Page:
Almost all the chapters I will deal with in this second post (“Part 1” in the book) are about a defence of objects. The next bunch of chapters will be about a defence of subjects and the last one will be about
other subjects", meaning not justother stuff” but also literally “other subjects”, like the ‘you’.
Arindam does not keep his card hidden. He speaks of a
suicidal movement of our thought about reality''sloping from Naïve-realism to Absolute Skepticism through Idealism”, a suicidal movement that needs to be “blocked” (p. 75). It can be blocked, Arindam says, at three levels: 1. at a very early level, like Nyāya did (and Arindam wants to do), 2. by embracing some form of idealism while rejecting skepticism, 3. by embracing skepticism at the empirical level, but accepting the possibility of a mystical insight.
philosophia perennis: p. 101: ” ‘Contemporary; is a slippery word. Whether in language or in thought, those who worship what is current tend to ignore the timeless universal structures of human experience, thinking, and speech”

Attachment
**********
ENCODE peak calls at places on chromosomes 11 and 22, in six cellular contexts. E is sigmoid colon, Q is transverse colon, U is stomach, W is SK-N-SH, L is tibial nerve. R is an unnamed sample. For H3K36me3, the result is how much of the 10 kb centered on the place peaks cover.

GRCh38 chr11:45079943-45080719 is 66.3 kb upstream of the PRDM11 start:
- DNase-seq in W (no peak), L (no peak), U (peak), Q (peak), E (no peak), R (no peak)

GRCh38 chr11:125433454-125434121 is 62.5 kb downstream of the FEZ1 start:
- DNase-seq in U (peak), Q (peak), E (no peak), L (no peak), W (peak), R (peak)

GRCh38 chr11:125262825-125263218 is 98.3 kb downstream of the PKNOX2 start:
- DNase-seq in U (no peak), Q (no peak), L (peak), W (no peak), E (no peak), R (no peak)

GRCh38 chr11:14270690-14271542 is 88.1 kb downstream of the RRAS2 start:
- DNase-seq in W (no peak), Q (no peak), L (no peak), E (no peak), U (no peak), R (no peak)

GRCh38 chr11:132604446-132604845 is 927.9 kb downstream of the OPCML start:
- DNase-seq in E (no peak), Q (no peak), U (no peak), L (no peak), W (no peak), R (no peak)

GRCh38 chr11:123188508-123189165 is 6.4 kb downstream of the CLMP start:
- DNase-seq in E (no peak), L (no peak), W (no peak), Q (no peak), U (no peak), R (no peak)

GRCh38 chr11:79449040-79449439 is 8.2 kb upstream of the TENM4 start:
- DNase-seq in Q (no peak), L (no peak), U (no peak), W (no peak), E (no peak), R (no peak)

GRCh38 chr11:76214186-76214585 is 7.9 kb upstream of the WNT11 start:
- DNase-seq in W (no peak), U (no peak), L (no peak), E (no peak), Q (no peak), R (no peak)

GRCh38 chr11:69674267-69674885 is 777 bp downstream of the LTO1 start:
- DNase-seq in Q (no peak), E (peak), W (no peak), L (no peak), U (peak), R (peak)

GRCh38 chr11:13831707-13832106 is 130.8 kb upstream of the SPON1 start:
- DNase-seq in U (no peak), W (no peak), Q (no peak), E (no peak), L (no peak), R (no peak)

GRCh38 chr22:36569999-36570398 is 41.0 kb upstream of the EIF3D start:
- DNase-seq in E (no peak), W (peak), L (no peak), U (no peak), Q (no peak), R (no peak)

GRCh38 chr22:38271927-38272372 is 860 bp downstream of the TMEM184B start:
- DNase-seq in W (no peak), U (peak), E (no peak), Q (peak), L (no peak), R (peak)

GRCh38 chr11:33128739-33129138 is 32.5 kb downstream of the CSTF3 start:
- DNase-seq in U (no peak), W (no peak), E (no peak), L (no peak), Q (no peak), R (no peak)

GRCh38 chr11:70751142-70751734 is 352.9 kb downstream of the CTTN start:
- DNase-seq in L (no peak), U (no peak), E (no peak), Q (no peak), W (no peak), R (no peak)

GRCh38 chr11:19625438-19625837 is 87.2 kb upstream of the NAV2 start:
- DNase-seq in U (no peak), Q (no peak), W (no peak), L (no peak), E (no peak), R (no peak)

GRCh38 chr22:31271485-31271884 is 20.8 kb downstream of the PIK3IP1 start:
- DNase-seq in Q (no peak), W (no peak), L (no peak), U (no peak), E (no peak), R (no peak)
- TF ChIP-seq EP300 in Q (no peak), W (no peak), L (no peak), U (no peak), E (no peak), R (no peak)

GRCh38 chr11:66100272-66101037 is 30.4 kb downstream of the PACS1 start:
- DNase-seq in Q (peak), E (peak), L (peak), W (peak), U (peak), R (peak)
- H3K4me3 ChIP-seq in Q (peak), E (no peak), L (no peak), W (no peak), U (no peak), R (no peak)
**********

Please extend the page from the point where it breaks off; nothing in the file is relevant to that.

interaction with sources: ND asked in a meeting whether Arindam could have written the book by just “omitting the footnotes”, like Jan Westerhoff did with Madhyamaka philosophy. Now, my impression is that this is ethically unfair BUT ALSO impossible for Arindam’s book, since this is not based on a single argument (so that you can “delete” the footnotes), but rather on a dialogue among positions. It emerges from a tea-time-like conversation among colleagues in which it would be impossible to say “One might say that…” unless you specified which colleague is speaking, because their being a positivist or an idealist sheds a different light on their question. See, on this point, Arindam’s own perception of his contribution (p. 114): “In the context of the insightful infightings of the contemporary Western philosophers of language and the medieval Indian thinkers, I put forward my own conclusion about the meaning and reference of “I”.” We will see an example of this way of arguing already in chapter 6.